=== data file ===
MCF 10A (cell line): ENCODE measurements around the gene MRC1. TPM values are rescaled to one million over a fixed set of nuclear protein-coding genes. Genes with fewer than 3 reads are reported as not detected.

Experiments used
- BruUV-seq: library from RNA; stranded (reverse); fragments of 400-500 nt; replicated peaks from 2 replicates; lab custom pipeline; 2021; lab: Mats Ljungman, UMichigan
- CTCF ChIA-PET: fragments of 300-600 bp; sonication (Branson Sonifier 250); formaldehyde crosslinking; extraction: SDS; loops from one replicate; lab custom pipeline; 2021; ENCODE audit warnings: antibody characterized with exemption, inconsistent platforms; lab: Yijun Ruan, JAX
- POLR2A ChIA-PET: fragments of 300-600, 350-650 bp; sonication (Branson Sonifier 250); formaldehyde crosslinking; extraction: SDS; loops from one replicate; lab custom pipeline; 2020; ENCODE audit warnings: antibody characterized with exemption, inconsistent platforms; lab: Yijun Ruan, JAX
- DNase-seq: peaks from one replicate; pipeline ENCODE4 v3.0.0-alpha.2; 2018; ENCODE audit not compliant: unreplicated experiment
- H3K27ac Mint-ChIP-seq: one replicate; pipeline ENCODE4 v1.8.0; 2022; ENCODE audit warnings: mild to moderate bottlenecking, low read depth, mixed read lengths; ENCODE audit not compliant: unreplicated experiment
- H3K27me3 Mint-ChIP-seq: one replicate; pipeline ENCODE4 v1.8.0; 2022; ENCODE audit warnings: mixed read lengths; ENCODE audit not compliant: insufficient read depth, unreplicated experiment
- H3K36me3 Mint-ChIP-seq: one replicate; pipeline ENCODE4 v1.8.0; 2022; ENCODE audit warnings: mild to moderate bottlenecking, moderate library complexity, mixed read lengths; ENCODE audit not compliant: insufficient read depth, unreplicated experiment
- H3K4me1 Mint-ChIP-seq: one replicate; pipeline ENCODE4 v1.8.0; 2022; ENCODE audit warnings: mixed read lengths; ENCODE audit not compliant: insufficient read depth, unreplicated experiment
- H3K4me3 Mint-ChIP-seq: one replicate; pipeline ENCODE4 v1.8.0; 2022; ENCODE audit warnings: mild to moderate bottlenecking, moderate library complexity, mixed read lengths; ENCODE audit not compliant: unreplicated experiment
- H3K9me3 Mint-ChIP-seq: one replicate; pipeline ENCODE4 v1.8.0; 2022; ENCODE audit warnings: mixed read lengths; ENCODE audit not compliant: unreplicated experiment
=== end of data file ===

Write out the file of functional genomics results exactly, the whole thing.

MCF 10A (cell line): ENCODE measurements around the gene MRC1. TPM values are rescaled to one million over a fixed set of nuclear protein-coding genes. Genes with fewer than 3 reads are reported as not detected.

Experiments used
- BruUV-seq: library from RNA; stranded (reverse); fragments of 400-500 nt; replicated peaks from 2 replicates; lab custom pipeline; 2021; lab: Mats Ljungman, UMichigan
- CTCF ChIA-PET: fragments of 300-600 bp; sonication (Branson Sonifier 250); formaldehyde crosslinking; extraction: SDS; loops from one replicate; lab custom pipeline; 2021; ENCODE audit warnings: antibody characterized with exemption, inconsistent platforms; lab: Yijun Ruan, JAX
- POLR2A ChIA-PET: fragments of 300-600, 350-650 bp; sonication (Branson Sonifier 250); formaldehyde crosslinking; extraction: SDS; loops from one replicate; lab custom pipeline; 2020; ENCODE audit warnings: antibody characterized with exemption, inconsistent platforms; lab: Yijun Ruan, JAX
- DNase-seq: peaks from one replicate; pipeline ENCODE4 v3.0.0-alpha.2; 2018; ENCODE audit not compliant: unreplicated experiment
- H3K27ac Mint-ChIP-seq: one replicate; pipeline ENCODE4 v1.8.0; 2022; ENCODE audit warnings: mild to moderate bottlenecking, low read depth, mixed read lengths; ENCODE audit not compliant: unreplicated experiment
- H3K27me3 Mint-ChIP-seq: one replicate; pipeline ENCODE4 v1.8.0; 2022; ENCODE audit warnings: mixed read lengths; ENCODE audit not compliant: insufficient read depth, unreplicated experiment
- H3K36me3 Mint-ChIP-seq: one replicate; pipeline ENCODE4 v1.8.0; 2022; ENCODE audit warnings: mild to moderate bottlenecking, moderate library complexity, mixed read lengths; ENCODE audit not compliant: insufficient read depth, unreplicated experiment
- H3K4me1 Mint-ChIP-seq: one replicate; pipeline ENCODE4 v1.8.0; 2022; ENCODE audit warnings: mixed read lengths; ENCODE audit not compliant: insufficient read depth, unreplicated experiment
- H3K4me3 Mint-ChIP-seq: one replicate; pipeline ENCODE4 v1.8.0; 2022; ENCODE audit warnings: mild to moderate bottlenecking, moderate library complexity, mixed read lengths; ENCODE audit not compliant: unreplicated experiment
- H3K9me3 Mint-ChIP-seq: one replicate; pipeline ENCODE4 v1.8.0; 2022; ENCODE audit warnings: mixed read lengths; ENCODE audit not compliant: unreplicated experiment